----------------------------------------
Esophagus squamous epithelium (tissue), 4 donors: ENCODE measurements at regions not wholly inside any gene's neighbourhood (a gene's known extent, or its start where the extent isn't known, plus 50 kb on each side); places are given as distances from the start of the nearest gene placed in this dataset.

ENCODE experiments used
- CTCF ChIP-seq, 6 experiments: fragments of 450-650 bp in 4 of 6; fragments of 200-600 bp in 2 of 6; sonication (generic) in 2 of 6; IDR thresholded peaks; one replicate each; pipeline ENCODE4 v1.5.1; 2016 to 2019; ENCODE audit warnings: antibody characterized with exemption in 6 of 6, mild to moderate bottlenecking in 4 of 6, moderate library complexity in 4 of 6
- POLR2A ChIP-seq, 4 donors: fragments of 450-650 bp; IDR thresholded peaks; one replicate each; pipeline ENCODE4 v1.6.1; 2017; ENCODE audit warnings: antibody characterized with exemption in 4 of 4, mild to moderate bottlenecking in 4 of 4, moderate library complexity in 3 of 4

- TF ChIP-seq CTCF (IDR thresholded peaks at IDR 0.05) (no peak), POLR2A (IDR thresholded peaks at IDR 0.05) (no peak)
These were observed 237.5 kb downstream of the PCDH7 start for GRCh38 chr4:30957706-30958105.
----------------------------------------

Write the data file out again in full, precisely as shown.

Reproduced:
Esophagus squamous epithelium (tissue), 4 donors: ENCODE measurements at regions not wholly inside any gene's neighbourhood (a gene's known extent, or its start where the extent isn't known, plus 50 kb on each side); places are given as distances from the start of the nearest gene placed in this dataset.

ENCODE experiments used
- CTCF ChIP-seq, 6 experiments: fragments of 450-650 bp in 4 of 6; fragments of 200-600 bp in 2 of 6; sonication (generic) in 2 of 6; IDR thresholded peaks; one replicate each; pipeline ENCODE4 v1.5.1; 2016 to 2019; ENCODE audit warnings: antibody characterized with exemption in 6 of 6, mild to moderate bottlenecking in 4 of 6, moderate library complexity in 4 of 6
- POLR2A ChIP-seq, 4 donors: fragments of 450-650 bp; IDR thresholded peaks; one replicate each; pipeline ENCODE4 v1.6.1; 2017; ENCODE audit warnings: antibody characterized with exemption in 4 of 4, mild to moderate bottlenecking in 4 of 4, moderate library complexity in 3 of 4

- TF ChIP-seq CTCF (IDR thresholded peaks at IDR 0.05) (no peak), POLR2A (IDR thresholded peaks at IDR 0.05) (no peak)
These were observed 237.5 kb downstream of the PCDH7 start for GRCh38 chr4:30957706-30958105.